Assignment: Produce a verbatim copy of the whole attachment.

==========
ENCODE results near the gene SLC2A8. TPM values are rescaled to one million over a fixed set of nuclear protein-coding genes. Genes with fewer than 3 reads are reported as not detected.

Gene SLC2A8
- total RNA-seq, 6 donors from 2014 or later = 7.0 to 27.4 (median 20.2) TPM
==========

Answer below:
ENCODE results near the gene SLC2A8. TPM values are rescaled to one million over a fixed set of nuclear protein-coding genes. Genes with fewer than 3 reads are reported as not detected.

Gene SLC2A8
- total RNA-seq, 6 donors from 2014 or later = 7.0 to 27.4 (median 20.2) TPM